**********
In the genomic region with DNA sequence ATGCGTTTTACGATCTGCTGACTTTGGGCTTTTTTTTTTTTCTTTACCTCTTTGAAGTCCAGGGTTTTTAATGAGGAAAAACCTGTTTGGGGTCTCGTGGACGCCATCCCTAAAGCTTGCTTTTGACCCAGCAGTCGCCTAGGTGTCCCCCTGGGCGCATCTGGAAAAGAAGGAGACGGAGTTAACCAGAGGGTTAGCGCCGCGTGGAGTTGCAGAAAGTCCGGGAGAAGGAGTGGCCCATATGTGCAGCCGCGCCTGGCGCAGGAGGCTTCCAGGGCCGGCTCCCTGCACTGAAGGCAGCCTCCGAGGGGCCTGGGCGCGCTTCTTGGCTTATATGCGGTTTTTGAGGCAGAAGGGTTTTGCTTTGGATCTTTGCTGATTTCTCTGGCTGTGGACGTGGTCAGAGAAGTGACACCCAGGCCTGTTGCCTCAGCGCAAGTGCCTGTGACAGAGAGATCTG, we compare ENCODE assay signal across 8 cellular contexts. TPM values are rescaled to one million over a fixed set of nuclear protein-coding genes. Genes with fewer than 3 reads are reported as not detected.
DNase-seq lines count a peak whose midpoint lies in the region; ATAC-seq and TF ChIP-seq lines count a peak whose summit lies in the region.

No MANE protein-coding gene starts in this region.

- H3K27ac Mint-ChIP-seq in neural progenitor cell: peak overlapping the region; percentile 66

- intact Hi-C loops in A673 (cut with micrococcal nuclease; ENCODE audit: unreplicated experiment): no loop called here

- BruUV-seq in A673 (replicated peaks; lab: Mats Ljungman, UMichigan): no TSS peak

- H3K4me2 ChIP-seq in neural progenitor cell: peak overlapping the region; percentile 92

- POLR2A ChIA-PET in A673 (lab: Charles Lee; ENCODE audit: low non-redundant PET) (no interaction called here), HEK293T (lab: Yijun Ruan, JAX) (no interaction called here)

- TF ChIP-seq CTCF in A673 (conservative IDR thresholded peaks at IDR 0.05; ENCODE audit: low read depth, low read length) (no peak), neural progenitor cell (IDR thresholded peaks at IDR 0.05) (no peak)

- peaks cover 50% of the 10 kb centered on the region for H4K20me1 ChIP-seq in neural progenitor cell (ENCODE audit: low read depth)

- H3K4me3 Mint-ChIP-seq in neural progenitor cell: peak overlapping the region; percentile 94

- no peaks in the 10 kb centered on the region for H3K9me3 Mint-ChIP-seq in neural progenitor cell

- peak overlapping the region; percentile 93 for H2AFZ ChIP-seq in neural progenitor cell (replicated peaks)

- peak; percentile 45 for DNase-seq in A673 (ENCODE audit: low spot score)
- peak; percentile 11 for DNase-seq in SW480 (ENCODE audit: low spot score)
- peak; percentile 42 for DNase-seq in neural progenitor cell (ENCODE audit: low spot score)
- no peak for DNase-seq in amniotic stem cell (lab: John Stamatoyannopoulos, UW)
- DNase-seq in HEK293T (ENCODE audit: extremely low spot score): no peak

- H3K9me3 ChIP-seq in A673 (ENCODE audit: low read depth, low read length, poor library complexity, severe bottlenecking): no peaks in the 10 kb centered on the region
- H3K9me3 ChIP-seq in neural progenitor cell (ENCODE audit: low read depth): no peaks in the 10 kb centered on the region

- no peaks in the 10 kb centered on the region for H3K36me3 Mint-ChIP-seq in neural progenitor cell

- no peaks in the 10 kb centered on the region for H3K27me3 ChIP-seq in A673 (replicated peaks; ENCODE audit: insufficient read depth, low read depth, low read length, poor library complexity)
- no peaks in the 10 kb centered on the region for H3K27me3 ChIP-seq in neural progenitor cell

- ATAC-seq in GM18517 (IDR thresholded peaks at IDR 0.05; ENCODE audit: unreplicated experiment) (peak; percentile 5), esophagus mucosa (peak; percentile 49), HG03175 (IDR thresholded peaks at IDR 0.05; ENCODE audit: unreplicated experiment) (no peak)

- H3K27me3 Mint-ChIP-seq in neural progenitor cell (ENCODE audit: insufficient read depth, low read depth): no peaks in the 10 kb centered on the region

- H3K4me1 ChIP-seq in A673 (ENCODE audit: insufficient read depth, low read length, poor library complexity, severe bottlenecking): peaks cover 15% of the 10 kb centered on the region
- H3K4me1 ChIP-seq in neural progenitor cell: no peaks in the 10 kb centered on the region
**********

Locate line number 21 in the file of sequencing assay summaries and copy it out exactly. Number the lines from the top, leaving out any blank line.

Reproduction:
- no peaks in the 10 kb centered on the region for H3K36me3 Mint-ChIP-seq in neural progenitor cell